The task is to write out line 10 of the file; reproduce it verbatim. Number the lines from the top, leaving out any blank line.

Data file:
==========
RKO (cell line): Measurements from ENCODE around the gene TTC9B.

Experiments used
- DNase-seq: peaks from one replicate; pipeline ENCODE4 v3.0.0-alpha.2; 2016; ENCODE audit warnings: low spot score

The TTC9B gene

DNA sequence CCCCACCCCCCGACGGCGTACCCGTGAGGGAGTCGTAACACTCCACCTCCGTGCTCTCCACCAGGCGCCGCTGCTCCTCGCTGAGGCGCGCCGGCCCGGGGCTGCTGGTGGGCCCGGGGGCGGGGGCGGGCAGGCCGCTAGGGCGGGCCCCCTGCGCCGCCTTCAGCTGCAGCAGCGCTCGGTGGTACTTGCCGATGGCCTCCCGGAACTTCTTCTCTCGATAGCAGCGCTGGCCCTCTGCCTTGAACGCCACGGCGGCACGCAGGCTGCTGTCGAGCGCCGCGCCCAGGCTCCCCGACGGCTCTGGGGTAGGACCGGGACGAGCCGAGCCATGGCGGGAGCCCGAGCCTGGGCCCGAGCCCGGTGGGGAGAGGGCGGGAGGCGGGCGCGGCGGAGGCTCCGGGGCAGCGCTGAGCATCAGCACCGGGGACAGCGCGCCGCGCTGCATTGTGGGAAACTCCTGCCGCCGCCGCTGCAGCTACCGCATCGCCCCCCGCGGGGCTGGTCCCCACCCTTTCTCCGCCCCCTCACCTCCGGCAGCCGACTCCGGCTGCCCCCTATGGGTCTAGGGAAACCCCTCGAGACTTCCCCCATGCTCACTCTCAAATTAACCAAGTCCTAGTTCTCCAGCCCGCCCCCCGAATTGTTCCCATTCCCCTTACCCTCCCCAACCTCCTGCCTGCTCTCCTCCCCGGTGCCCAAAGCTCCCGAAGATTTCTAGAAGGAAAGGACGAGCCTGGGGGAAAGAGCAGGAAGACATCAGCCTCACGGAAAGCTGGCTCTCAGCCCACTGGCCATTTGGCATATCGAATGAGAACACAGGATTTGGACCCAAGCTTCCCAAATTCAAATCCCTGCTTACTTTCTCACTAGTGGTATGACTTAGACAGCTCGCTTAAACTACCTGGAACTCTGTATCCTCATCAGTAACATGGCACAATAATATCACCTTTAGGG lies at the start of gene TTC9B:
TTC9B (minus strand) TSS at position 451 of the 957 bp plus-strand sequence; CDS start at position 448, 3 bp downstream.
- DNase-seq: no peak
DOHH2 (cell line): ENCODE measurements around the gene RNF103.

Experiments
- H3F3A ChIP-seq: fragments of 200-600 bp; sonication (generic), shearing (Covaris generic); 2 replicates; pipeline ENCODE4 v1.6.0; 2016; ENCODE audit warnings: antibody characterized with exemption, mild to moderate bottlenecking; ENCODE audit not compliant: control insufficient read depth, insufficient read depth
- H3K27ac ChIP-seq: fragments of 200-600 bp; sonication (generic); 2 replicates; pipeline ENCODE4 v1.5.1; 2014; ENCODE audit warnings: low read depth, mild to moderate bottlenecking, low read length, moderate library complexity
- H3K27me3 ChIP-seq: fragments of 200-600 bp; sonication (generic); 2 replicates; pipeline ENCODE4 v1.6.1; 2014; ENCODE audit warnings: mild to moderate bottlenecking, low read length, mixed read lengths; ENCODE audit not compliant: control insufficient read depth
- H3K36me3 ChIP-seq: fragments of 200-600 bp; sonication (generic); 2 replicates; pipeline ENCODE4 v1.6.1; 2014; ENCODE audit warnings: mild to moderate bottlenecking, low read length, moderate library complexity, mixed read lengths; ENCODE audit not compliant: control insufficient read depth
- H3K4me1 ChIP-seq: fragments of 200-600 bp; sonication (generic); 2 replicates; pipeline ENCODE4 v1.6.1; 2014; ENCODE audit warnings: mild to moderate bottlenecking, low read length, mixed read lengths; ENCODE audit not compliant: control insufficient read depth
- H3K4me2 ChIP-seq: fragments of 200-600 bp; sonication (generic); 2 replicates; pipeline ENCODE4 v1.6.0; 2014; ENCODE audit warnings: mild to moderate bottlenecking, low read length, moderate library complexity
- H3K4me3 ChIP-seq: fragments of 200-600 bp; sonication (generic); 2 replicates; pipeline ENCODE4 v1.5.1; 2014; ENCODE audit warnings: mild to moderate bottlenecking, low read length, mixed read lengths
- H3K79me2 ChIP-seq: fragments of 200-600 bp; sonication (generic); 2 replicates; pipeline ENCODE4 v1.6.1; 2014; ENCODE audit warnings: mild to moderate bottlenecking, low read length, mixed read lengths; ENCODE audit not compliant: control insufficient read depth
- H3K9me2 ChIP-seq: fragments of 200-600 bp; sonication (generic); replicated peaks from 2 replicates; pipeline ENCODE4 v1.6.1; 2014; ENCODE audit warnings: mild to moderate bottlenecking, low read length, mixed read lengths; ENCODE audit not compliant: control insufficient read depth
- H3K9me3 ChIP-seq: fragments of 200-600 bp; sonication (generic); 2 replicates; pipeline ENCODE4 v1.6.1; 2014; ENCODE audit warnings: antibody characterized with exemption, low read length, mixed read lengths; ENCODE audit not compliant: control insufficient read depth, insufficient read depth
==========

- H3F3A ChIP-seq: fragments of 200-600 bp; sonication (generic), shearing (Covaris generic); 2 replicates; pipeline ENCODE4 v1.6.0; 2016; ENCODE audit warnings: antibody characterized with exemption, mild to moderate bottlenecking; ENCODE audit not compliant: control insufficient read depth, insufficient read depth